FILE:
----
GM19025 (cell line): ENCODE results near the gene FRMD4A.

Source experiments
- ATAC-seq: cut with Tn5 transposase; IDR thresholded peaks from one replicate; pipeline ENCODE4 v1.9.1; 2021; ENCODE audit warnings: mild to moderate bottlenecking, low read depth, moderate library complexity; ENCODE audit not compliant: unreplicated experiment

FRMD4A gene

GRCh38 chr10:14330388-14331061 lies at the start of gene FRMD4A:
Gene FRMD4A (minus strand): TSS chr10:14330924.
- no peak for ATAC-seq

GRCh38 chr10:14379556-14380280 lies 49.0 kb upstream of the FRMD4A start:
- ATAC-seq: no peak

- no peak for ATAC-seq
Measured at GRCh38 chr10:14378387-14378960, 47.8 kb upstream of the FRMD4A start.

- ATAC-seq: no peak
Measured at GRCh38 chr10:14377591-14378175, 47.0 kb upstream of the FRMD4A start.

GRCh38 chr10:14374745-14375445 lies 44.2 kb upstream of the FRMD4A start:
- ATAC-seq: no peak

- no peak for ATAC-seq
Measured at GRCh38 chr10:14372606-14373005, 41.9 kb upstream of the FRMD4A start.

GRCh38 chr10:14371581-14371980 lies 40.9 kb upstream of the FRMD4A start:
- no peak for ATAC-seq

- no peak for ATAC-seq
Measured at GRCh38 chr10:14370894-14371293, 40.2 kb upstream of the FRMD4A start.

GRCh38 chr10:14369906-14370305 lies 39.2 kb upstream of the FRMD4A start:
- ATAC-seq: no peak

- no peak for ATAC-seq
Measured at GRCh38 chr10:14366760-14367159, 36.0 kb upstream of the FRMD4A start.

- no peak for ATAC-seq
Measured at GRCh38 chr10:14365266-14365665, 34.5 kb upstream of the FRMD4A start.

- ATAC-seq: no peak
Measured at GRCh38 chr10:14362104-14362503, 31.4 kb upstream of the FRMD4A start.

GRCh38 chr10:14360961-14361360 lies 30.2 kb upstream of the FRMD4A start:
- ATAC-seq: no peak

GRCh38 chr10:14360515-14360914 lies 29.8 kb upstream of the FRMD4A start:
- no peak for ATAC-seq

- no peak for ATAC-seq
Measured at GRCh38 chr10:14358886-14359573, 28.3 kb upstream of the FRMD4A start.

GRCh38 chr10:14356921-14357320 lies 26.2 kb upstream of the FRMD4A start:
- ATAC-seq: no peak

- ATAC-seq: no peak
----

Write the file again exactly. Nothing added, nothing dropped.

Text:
GM19025 (cell line): ENCODE results near the gene FRMD4A.

Source experiments
- ATAC-seq: cut with Tn5 transposase; IDR thresholded peaks from one replicate; pipeline ENCODE4 v1.9.1; 2021; ENCODE audit warnings: mild to moderate bottlenecking, low read depth, moderate library complexity; ENCODE audit not compliant: unreplicated experiment

FRMD4A gene

GRCh38 chr10:14330388-14331061 lies at the start of gene FRMD4A:
Gene FRMD4A (minus strand): TSS chr10:14330924.
- no peak for ATAC-seq

GRCh38 chr10:14379556-14380280 lies 49.0 kb upstream of the FRMD4A start:
- ATAC-seq: no peak

- no peak for ATAC-seq
Measured at GRCh38 chr10:14378387-14378960, 47.8 kb upstream of the FRMD4A start.

- ATAC-seq: no peak
Measured at GRCh38 chr10:14377591-14378175, 47.0 kb upstream of the FRMD4A start.

GRCh38 chr10:14374745-14375445 lies 44.2 kb upstream of the FRMD4A start:
- ATAC-seq: no peak

- no peak for ATAC-seq
Measured at GRCh38 chr10:14372606-14373005, 41.9 kb upstream of the FRMD4A start.

GRCh38 chr10:14371581-14371980 lies 40.9 kb upstream of the FRMD4A start:
- no peak for ATAC-seq

- no peak for ATAC-seq
Measured at GRCh38 chr10:14370894-14371293, 40.2 kb upstream of the FRMD4A start.

GRCh38 chr10:14369906-14370305 lies 39.2 kb upstream of the FRMD4A start:
- ATAC-seq: no peak

- no peak for ATAC-seq
Measured at GRCh38 chr10:14366760-14367159, 36.0 kb upstream of the FRMD4A start.

- no peak for ATAC-seq
Measured at GRCh38 chr10:14365266-14365665, 34.5 kb upstream of the FRMD4A start.

- ATAC-seq: no peak
Measured at GRCh38 chr10:14362104-14362503, 31.4 kb upstream of the FRMD4A start.

GRCh38 chr10:14360961-14361360 lies 30.2 kb upstream of the FRMD4A start:
- ATAC-seq: no peak

GRCh38 chr10:14360515-14360914 lies 29.8 kb upstream of the FRMD4A start:
- no peak for ATAC-seq

- no peak for ATAC-seq
Measured at GRCh38 chr10:14358886-14359573, 28.3 kb upstream of the FRMD4A start.

GRCh38 chr10:14356921-14357320 lies 26.2 kb upstream of the FRMD4A start:
- ATAC-seq: no peak

- ATAC-seq: no peak